As IIT notes, "For those tasked with innovation, creating anything new -- whether a product, service, experience, or process -- requires more than coming up with the best idea. It requires the engagement and alignment of the many individuals inside organizations who are important to its success. In Communicating the New, Kim Erwin calls out the role of communication in the innovation process as a powerful integrative tool for individuals and teams to define, accelerate and explain The New."
Military veterans face tough challenges when transitioning to civilian life, especially when job hunting and planning a post-military career. To help veterans and their spouses, a launcher app called Hiring our Heroes – designed by frog and co-sponsored by Verizon and the U.S. Chamber of Commerce – offers access to tools, links and resources. Jen Blake, a program manager in frog’s Austin studio and a co-lead of the project with Carl Sieber and Jeff van Horn, says the app design “enables veterans to organize their journey step by step instead of doing it haphazardly or own their own.” The app took shape during a quick, three-week concept development program that began with the team interviewing friends and families of frogs who have served in the military, to better understand their concerns. “We enjoyed working on this project,” Blake adds, noting that an enhanced version might be in the works. “It’s a good product and a good cause.”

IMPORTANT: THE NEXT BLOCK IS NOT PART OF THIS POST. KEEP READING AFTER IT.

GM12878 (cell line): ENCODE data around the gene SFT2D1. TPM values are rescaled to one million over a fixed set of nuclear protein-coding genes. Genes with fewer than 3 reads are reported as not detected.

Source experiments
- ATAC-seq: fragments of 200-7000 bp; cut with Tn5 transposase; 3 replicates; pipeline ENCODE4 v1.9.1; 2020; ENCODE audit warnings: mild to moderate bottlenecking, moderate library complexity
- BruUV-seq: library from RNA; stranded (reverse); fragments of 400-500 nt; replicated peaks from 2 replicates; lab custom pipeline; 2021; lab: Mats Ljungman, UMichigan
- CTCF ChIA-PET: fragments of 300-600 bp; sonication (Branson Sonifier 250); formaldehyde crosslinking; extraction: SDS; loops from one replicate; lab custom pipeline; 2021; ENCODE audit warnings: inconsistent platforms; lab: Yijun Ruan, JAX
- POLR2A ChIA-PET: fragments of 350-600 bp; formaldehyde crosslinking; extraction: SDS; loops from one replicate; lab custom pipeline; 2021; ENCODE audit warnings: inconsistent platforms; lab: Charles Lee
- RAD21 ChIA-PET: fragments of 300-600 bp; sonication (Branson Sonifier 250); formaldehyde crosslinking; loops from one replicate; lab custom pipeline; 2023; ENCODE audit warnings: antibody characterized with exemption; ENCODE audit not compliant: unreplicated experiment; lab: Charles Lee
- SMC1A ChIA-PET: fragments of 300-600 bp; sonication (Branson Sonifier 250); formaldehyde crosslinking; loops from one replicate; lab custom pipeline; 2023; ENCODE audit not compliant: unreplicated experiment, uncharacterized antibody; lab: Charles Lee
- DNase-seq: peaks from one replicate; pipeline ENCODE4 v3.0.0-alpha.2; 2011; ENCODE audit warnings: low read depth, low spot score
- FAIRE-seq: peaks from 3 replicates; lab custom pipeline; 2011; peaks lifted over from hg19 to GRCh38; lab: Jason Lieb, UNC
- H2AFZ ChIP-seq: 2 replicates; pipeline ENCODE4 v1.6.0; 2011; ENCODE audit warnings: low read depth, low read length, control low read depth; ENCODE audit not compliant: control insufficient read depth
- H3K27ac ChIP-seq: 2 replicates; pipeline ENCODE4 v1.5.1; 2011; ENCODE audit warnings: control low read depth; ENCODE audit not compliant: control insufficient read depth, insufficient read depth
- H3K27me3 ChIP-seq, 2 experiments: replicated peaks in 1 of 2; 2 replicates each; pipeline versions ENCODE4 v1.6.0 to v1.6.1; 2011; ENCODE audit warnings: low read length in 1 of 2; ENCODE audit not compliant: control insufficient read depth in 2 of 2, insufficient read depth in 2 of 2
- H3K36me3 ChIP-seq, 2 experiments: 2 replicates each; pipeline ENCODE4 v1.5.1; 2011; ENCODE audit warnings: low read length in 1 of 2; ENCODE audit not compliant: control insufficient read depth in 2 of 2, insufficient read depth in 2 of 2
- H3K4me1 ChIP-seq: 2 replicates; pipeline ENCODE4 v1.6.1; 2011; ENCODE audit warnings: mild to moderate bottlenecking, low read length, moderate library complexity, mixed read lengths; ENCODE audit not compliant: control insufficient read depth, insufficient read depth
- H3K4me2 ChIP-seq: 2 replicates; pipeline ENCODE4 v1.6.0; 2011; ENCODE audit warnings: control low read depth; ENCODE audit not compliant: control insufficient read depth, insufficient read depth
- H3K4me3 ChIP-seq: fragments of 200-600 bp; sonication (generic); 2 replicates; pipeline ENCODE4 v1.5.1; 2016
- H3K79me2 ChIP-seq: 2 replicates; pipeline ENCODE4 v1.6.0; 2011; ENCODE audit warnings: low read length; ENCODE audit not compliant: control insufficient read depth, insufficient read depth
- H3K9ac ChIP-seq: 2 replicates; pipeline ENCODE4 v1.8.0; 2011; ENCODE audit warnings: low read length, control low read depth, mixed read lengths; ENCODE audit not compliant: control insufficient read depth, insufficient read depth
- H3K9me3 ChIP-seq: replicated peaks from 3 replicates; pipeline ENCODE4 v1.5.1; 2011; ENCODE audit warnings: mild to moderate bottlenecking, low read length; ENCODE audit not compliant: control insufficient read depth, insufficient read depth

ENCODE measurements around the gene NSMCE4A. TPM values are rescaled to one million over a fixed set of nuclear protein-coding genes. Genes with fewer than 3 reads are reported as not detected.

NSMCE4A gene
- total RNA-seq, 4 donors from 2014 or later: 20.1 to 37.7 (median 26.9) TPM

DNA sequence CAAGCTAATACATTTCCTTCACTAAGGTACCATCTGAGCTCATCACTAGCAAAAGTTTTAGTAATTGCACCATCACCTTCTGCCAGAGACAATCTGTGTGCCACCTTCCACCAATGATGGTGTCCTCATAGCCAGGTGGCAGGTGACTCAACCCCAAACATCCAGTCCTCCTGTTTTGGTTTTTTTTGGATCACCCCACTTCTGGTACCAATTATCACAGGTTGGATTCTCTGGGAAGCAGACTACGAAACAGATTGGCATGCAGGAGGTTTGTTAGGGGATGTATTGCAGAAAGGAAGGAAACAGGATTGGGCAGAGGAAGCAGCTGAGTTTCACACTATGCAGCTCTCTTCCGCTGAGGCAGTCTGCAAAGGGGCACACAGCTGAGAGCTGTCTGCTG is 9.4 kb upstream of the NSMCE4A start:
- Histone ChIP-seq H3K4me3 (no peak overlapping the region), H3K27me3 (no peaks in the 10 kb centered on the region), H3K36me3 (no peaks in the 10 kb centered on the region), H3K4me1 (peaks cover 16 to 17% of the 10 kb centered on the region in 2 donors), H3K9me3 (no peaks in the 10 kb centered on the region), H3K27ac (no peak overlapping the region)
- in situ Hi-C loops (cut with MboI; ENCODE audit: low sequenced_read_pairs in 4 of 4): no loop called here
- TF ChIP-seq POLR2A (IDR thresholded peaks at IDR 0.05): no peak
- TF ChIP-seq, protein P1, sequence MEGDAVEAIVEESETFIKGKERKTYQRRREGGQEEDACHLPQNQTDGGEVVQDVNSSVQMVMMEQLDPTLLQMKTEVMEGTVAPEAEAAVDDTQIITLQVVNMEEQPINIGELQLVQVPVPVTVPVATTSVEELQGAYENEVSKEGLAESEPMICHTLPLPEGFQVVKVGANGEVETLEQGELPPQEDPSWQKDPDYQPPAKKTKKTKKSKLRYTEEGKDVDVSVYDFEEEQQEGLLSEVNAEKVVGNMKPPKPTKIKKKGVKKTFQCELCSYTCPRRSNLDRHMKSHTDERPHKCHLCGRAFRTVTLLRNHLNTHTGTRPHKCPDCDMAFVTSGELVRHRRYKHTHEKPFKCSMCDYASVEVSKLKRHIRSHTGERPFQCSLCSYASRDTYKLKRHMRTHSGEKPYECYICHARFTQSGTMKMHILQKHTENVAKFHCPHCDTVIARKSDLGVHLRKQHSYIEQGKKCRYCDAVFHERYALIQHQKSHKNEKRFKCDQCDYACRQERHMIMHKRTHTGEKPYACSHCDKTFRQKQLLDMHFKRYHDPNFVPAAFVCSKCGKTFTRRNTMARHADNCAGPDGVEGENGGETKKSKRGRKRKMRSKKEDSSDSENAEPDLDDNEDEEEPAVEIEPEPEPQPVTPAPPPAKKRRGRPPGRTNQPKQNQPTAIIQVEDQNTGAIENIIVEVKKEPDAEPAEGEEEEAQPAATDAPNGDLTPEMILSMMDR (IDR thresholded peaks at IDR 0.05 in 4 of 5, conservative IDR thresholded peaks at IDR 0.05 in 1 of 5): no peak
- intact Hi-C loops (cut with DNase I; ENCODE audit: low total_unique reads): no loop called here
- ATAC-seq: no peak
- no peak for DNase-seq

Evan Guzman, Head of Military Programs & Veteran Affairs at Verizon, spoke with design mind about the app and what it means to veterans.
The more I work with early state healthcare companies, the more I hear that user experience is a big concern for CEOs. Patients and providers are now, more than ever, driving the decision for which products get purchased and how they get used. Much of this choice is based on whether or not the product is usable and fits within their workflow and needs. Reaching out to users and gaining insights on how they work and what they respond to is the underpinning of good user experience and key in shaping product decisions.
In this post, I provide an overview of design research and focus on some areas to help early stage healthcare technology companies plan and execute research to gain insights from connecting with users.
The digitally connected, social media-savvy shopper of today wants to make a purchase. She browses online, texts friends and checks aggregation sites that filter the best products at the right price, just for her. In the store she Instagrams pictures of merchandise and product displays, clips e-coupons and pays with a smartphone while tweeting to celebrate her finds.
For retailers of the future, imagine this scenario on steroids. It’s shopping as a seamless, stress-free journey that merges the functional and the emotional and adds memorable emotional moments along the way. The retailer of the future will choreograph every step of this journey, based on reams of deep quantitative and qualitative data that reveal the wants, needs and behaviors of shoppers.
I am a product designer. I have been part of frog for nearly 20 years. In that time I have seen our industry change quite a bit—yet it is nothing like the changes I see coming. Our industry will have a choice to make: either change radically, or be relegated to decorating the surfaces of the world.